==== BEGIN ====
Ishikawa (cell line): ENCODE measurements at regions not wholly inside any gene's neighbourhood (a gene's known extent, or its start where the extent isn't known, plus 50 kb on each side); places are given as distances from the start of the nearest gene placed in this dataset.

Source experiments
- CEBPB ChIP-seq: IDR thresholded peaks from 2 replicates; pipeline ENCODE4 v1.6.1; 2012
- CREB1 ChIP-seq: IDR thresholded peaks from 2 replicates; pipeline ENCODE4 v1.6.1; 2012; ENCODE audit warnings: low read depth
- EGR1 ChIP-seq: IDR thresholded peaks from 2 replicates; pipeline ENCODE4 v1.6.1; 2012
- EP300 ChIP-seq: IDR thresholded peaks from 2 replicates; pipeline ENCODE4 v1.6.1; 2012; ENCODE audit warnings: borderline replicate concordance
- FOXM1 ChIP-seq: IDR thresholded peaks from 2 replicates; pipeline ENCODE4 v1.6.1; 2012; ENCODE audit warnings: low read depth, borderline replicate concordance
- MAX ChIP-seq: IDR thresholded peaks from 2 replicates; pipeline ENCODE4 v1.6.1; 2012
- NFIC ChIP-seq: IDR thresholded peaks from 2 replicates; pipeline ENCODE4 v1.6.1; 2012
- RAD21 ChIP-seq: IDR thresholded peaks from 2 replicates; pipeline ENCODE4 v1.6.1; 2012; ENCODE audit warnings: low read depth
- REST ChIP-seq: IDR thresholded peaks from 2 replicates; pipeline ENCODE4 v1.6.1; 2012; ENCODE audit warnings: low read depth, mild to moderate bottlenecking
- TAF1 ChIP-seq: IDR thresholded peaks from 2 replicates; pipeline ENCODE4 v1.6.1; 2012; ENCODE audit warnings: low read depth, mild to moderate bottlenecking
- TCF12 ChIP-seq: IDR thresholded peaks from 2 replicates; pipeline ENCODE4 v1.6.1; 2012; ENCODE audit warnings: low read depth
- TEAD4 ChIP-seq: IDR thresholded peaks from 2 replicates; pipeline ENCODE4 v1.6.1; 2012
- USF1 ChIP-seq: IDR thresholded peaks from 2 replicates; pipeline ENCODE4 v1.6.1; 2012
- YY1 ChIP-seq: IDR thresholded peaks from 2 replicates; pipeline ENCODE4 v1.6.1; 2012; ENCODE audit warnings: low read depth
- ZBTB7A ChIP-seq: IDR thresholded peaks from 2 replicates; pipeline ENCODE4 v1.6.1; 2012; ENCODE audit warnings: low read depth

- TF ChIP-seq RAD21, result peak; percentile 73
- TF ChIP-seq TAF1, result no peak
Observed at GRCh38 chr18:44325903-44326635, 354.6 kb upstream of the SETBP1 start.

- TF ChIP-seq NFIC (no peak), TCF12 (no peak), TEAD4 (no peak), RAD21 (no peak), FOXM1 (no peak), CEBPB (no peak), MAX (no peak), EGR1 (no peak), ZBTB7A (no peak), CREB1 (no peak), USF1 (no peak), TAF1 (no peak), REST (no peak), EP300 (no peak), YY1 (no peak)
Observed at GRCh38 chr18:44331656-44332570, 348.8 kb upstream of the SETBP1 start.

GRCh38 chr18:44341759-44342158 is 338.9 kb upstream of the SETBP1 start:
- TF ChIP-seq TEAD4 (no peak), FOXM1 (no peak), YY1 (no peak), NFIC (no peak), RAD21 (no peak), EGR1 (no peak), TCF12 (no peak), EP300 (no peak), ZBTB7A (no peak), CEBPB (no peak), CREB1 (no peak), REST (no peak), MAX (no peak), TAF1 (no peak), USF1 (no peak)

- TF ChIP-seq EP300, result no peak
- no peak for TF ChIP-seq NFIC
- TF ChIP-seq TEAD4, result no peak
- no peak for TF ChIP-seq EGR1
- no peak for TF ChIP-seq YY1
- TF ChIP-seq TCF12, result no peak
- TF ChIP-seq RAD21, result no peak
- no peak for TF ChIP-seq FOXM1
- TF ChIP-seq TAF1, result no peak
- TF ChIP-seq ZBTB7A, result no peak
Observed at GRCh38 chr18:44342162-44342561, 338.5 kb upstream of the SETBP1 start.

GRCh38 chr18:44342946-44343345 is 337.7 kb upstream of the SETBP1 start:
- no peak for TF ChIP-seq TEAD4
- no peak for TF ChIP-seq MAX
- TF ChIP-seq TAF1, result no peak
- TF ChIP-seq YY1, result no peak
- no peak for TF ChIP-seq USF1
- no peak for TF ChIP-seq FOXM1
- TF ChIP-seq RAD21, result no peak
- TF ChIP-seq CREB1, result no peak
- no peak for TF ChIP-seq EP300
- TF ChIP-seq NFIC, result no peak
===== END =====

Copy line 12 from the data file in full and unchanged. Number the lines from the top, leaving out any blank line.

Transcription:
- TAF1 ChIP-seq: IDR thresholded peaks from 2 replicates; pipeline ENCODE4 v1.6.1; 2012; ENCODE audit warnings: low read depth, mild to moderate bottlenecking